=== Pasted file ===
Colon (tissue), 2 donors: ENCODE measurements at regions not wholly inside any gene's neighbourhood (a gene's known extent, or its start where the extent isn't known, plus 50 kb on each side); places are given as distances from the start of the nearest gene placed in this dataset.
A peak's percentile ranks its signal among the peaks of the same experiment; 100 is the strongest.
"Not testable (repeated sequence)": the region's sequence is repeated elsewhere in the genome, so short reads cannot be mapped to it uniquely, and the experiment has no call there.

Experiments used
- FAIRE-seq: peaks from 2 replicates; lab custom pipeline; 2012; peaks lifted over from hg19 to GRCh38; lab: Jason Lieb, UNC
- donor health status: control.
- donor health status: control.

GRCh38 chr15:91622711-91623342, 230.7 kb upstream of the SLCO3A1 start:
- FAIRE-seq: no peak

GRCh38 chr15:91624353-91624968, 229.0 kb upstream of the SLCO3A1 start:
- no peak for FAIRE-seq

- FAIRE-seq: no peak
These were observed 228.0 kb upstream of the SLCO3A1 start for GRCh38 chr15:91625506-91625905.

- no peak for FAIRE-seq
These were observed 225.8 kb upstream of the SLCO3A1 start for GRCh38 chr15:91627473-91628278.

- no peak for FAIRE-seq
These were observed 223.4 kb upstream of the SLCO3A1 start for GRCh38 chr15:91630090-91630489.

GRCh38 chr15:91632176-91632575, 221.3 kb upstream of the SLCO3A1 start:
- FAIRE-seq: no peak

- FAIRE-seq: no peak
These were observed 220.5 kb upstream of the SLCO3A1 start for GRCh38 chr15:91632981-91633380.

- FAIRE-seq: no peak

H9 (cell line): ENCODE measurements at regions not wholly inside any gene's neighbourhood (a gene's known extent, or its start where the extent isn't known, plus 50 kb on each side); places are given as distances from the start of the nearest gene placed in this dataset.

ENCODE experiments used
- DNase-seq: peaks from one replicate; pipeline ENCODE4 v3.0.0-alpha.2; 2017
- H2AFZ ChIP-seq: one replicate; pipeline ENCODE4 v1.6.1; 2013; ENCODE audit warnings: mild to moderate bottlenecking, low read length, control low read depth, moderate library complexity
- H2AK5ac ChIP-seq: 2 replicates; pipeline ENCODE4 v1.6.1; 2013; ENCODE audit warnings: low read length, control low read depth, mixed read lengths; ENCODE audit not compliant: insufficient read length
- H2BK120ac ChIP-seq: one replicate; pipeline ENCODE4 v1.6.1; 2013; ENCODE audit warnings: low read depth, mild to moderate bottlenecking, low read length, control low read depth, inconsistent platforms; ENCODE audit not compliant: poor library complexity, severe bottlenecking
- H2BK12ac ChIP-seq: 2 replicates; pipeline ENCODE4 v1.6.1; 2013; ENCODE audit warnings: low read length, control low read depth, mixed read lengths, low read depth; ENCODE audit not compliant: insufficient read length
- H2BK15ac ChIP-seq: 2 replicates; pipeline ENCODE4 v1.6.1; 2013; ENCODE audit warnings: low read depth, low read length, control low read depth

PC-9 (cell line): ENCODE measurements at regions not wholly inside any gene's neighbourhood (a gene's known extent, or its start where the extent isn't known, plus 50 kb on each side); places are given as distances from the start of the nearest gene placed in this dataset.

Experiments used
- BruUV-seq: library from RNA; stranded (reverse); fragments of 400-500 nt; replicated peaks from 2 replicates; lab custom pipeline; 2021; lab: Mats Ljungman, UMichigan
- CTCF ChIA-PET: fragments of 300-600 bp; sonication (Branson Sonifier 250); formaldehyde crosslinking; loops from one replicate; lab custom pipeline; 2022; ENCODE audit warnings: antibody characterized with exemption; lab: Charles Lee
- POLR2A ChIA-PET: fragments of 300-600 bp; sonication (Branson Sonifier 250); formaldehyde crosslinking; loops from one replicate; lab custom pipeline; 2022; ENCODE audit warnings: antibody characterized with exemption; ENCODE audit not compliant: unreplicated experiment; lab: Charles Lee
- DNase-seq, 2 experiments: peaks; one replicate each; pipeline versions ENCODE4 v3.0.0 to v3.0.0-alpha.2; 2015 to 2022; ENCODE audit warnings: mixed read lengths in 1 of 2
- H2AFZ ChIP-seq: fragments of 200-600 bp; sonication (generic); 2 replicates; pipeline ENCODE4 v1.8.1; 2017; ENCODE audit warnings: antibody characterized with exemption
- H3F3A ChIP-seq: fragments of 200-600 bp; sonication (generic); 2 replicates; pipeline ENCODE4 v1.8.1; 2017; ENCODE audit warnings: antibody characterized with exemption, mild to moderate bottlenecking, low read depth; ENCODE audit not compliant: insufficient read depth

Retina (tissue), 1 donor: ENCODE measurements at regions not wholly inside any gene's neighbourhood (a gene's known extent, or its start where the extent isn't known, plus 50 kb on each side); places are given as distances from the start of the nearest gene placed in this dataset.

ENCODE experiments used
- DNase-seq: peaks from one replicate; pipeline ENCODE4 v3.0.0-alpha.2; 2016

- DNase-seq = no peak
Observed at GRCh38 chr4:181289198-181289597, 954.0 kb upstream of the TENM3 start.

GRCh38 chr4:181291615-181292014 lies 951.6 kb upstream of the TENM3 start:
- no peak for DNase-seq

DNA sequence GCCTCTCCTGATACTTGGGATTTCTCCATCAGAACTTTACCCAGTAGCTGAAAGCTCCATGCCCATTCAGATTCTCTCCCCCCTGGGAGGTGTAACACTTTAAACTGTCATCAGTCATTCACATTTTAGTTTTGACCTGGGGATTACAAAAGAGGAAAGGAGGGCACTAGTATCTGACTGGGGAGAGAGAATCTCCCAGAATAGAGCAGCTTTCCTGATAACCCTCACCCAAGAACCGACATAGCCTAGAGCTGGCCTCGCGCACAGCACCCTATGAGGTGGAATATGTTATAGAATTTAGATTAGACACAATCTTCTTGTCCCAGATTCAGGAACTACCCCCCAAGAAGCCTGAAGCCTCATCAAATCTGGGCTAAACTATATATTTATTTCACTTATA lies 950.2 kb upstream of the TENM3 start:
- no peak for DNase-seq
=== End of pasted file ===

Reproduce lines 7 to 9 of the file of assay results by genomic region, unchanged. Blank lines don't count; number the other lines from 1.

- donor health status: control.

GRCh38 chr15:91622711-91623342, 230.7 kb upstream of the SLCO3A1 start:
- FAIRE-seq: no peak